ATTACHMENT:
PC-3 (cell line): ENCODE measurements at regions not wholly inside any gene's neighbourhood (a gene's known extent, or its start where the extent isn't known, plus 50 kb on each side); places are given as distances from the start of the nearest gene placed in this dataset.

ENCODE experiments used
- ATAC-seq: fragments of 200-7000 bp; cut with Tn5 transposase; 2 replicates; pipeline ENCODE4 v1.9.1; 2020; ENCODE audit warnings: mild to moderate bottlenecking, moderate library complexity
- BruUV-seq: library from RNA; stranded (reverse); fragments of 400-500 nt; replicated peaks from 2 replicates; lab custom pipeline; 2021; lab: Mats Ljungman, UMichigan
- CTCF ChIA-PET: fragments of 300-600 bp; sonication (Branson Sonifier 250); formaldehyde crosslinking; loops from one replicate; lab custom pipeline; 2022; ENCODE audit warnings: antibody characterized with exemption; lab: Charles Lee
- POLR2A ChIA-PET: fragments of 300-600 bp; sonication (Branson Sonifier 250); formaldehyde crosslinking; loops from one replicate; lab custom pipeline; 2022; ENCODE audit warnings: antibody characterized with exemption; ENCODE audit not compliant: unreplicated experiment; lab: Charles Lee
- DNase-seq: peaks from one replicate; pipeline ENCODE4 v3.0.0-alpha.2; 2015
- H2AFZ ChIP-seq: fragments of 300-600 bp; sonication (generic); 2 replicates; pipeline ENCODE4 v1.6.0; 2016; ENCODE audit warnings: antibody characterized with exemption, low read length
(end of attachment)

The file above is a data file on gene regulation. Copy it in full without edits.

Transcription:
PC-3 (cell line): ENCODE measurements at regions not wholly inside any gene's neighbourhood (a gene's known extent, or its start where the extent isn't known, plus 50 kb on each side); places are given as distances from the start of the nearest gene placed in this dataset.

ENCODE experiments used
- ATAC-seq: fragments of 200-7000 bp; cut with Tn5 transposase; 2 replicates; pipeline ENCODE4 v1.9.1; 2020; ENCODE audit warnings: mild to moderate bottlenecking, moderate library complexity
- BruUV-seq: library from RNA; stranded (reverse); fragments of 400-500 nt; replicated peaks from 2 replicates; lab custom pipeline; 2021; lab: Mats Ljungman, UMichigan
- CTCF ChIA-PET: fragments of 300-600 bp; sonication (Branson Sonifier 250); formaldehyde crosslinking; loops from one replicate; lab custom pipeline; 2022; ENCODE audit warnings: antibody characterized with exemption; lab: Charles Lee
- POLR2A ChIA-PET: fragments of 300-600 bp; sonication (Branson Sonifier 250); formaldehyde crosslinking; loops from one replicate; lab custom pipeline; 2022; ENCODE audit warnings: antibody characterized with exemption; ENCODE audit not compliant: unreplicated experiment; lab: Charles Lee
- DNase-seq: peaks from one replicate; pipeline ENCODE4 v3.0.0-alpha.2; 2015
- H2AFZ ChIP-seq: fragments of 300-600 bp; sonication (generic); 2 replicates; pipeline ENCODE4 v1.6.0; 2016; ENCODE audit warnings: antibody characterized with exemption, low read length